Female Childhood Abuse Survivors More Prone to Food Addiction Later in Adulthood
Women who experienced childhood abuse, including severe physical or sexual, are at a higher risk of developing a food addiction in adulthood compared to women who did not experience any abuse, according to a new study released Wednesday.
Published in the journal Obesity, found that women who experienced childhood abuse before the age of 18 years were almost twice as likely to have a food addiction in middle adulthood compared with women without a history of childhood abuse.
The possibility of food addiction was increased even further for women who had experienced both physical and sexual abuse in childhood.
"The food addiction prevalence varied from six percent among women without a history of physical or sexual abuse to 16 percent among women with a history of both severe physical and sexual abuse. Also, women with a food addiction were generally heavier than women without a food addiction," the authors noted.
The study analyzed over 57,000 adults in the Nurses' Health Study II by Dr. Susan Mason and colleagues from Brigham and Women's Hospital and Harvard Medical School in Boston, Massachusetts. Food addiction was defined as three or more addiction-like eating behaviors severe enough to cause significant distress or loss of function.
The study's authors acknowledged that the study's findings are tentative and further research is required before "any conclusions can be drawn about a causal link between childhood abuse victimization and addiction-like overeating." If the link is backed up by substantial evidence, the next step will be to find ways to reduce the risk of addiction-like overeating among women who experienced childhood abuse.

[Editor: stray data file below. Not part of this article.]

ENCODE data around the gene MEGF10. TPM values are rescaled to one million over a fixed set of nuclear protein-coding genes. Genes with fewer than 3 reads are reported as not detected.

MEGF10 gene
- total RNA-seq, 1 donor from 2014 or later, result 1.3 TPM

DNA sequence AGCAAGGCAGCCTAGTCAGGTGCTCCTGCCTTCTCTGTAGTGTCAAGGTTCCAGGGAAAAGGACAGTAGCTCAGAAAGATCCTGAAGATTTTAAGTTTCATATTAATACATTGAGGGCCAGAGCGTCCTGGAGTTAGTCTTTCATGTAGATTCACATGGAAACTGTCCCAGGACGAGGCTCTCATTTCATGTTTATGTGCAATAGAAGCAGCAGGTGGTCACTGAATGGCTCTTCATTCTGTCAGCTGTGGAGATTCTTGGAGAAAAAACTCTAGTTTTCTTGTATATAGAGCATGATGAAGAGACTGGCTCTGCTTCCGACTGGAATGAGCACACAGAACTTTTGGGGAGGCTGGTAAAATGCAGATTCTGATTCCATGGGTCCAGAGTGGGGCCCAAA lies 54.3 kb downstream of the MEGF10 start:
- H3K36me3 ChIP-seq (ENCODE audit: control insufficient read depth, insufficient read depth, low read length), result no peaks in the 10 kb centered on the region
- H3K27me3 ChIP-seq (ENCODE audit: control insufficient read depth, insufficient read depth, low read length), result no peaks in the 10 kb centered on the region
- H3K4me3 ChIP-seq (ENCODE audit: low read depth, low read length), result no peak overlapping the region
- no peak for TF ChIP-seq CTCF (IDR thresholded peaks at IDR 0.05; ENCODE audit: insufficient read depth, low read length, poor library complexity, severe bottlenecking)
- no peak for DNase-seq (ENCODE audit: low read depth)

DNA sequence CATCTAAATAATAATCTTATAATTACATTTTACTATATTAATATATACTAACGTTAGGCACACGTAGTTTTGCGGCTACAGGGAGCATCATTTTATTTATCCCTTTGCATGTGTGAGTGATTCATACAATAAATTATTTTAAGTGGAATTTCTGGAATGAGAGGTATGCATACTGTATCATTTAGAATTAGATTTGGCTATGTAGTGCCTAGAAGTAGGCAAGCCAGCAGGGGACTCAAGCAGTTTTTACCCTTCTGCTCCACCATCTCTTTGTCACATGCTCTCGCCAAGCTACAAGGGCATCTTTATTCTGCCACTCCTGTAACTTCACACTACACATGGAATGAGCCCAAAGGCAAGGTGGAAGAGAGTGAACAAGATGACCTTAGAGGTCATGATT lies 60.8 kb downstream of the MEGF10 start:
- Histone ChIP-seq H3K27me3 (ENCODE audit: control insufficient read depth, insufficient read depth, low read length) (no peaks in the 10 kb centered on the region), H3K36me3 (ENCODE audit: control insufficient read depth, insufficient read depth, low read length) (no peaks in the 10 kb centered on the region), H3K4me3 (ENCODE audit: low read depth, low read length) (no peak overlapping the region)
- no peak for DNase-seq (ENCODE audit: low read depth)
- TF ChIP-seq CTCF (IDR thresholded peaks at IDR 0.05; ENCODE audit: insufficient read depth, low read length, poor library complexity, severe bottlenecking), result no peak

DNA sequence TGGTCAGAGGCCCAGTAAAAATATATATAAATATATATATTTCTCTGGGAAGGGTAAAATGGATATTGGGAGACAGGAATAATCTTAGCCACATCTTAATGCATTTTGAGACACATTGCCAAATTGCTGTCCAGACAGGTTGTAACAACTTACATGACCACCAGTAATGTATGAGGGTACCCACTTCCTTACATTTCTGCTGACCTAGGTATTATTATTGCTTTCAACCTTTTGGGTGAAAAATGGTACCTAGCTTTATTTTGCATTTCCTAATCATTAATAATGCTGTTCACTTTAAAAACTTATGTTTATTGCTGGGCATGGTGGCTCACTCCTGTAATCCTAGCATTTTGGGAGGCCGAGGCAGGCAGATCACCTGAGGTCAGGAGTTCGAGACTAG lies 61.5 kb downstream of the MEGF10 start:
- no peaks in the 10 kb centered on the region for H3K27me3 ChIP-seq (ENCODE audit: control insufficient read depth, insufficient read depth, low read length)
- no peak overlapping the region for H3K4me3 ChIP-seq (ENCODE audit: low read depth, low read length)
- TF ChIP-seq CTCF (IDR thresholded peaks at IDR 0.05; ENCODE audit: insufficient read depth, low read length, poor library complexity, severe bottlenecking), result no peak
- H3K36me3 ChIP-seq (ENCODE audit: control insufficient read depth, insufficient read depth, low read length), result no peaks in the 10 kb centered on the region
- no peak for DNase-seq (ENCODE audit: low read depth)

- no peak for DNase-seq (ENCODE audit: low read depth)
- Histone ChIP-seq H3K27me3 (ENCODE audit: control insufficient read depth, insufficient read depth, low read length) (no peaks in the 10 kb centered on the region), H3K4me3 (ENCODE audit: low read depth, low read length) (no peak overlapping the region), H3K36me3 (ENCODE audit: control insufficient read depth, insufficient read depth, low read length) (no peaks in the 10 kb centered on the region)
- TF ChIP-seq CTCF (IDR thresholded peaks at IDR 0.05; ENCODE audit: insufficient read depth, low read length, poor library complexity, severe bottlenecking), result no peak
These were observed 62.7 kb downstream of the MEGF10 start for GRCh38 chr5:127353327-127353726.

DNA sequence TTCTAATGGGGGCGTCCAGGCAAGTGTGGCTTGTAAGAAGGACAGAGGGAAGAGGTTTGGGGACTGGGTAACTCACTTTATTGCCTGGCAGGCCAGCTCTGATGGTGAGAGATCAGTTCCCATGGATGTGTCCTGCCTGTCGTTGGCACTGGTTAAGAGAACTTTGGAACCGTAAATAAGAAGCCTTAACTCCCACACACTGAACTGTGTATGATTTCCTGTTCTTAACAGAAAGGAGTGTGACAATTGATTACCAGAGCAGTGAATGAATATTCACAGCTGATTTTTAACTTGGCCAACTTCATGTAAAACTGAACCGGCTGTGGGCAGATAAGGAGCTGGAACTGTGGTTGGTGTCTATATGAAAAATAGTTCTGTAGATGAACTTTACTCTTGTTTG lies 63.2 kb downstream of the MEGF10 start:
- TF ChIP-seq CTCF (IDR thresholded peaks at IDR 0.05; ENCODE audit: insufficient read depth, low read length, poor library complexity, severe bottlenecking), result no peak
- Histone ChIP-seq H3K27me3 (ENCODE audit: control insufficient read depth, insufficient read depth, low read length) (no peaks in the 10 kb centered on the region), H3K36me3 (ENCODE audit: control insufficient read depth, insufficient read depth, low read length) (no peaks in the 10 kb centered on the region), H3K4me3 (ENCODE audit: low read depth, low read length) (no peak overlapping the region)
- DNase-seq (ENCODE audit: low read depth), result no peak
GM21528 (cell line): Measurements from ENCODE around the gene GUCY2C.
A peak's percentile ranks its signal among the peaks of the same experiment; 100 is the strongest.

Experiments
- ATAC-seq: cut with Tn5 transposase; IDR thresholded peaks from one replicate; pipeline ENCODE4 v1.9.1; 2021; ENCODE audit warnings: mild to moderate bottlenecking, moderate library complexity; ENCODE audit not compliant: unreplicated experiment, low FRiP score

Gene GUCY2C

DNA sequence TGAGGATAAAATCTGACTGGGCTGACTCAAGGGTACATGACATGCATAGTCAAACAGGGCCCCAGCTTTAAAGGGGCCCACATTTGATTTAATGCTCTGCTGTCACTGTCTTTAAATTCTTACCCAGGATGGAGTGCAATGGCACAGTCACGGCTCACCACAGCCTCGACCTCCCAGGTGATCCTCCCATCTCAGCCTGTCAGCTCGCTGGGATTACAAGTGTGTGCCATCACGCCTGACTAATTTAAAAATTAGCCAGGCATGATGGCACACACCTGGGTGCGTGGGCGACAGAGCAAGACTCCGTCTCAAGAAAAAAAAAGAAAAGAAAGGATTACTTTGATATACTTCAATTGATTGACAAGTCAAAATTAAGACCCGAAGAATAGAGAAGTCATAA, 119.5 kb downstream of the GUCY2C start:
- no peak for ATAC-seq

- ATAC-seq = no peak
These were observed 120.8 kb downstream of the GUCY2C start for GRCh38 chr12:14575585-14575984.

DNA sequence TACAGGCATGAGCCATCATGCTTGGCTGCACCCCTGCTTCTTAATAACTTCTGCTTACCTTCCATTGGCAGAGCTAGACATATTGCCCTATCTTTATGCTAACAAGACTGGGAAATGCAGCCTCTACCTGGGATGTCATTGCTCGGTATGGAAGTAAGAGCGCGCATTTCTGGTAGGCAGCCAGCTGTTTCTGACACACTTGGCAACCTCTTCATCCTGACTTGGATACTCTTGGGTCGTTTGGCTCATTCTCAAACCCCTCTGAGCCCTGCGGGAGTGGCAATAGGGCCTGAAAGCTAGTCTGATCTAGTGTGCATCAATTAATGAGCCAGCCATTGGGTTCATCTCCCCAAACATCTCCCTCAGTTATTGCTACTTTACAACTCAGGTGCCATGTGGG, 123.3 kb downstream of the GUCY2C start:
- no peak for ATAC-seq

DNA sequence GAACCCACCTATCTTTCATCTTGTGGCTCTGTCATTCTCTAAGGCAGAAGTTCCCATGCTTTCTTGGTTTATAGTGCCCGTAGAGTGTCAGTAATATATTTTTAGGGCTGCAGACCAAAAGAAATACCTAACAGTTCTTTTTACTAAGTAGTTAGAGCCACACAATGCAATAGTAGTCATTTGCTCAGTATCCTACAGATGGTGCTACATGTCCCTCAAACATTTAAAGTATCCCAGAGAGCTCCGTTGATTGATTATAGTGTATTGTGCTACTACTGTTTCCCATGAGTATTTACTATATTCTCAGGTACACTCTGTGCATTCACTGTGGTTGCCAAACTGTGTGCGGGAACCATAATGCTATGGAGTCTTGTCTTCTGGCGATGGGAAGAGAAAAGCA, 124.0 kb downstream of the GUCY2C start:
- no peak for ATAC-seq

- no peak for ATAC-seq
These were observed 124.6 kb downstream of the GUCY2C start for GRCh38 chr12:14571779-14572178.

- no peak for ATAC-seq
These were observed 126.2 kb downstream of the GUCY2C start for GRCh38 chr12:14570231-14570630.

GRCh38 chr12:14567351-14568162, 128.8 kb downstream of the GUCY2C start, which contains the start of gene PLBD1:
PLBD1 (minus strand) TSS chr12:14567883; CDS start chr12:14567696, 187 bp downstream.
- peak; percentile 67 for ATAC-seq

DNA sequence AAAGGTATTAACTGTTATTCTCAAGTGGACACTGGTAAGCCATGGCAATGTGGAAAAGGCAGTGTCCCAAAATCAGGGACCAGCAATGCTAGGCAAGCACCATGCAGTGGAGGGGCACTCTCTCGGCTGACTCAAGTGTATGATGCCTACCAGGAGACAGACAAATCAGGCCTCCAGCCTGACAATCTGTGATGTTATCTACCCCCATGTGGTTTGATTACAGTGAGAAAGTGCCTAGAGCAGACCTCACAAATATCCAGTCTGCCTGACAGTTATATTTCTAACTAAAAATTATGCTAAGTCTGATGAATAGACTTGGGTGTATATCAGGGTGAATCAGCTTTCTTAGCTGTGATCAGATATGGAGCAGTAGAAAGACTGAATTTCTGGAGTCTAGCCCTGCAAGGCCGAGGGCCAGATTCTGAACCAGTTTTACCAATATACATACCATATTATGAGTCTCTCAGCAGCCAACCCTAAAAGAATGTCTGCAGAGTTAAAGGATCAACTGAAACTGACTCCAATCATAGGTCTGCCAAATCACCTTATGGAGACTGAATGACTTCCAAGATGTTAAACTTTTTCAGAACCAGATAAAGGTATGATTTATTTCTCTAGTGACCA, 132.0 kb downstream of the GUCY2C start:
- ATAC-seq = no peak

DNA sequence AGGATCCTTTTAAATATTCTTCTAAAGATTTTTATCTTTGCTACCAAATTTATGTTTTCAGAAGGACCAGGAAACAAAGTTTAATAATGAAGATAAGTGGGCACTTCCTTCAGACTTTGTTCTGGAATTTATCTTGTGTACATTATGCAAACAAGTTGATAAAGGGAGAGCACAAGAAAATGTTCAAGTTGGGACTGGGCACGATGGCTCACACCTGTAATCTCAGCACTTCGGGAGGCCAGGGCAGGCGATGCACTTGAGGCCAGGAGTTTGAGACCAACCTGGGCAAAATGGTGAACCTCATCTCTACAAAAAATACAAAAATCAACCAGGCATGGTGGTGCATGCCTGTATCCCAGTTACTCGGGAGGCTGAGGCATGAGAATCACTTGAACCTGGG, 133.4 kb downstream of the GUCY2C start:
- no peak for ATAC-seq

"Women with histories of trauma who show a propensity toward uncontrolled eating could potentially be referred for prevention programs, while obese women might be screened for early trauma and addiction-like eating so that any psychological impediments to weight loss could be addressed," said Dr. Mason. "Of course, preventing childhood abuse in the first place would be the best strategy of all, but in the absence of a perfect child abuse prevention strategy, it is important that we try to head off its negative long-term health consequences," she added.
Although the incidence of child abuse and neglect has been decreasing in recent years, at least 676,569 children, or almost 1 in every 100 children in the United States, were abused in 2011, according to the National Child Abuse and Neglect Data System. Seventy-five percent of the children were victims of neglect (531,413 children), meaning a parent or guardian failed to provide for the child's basic needs. Forms of neglect include medical neglect (15,074 children), educational neglect, physical neglect, and emotional neglect.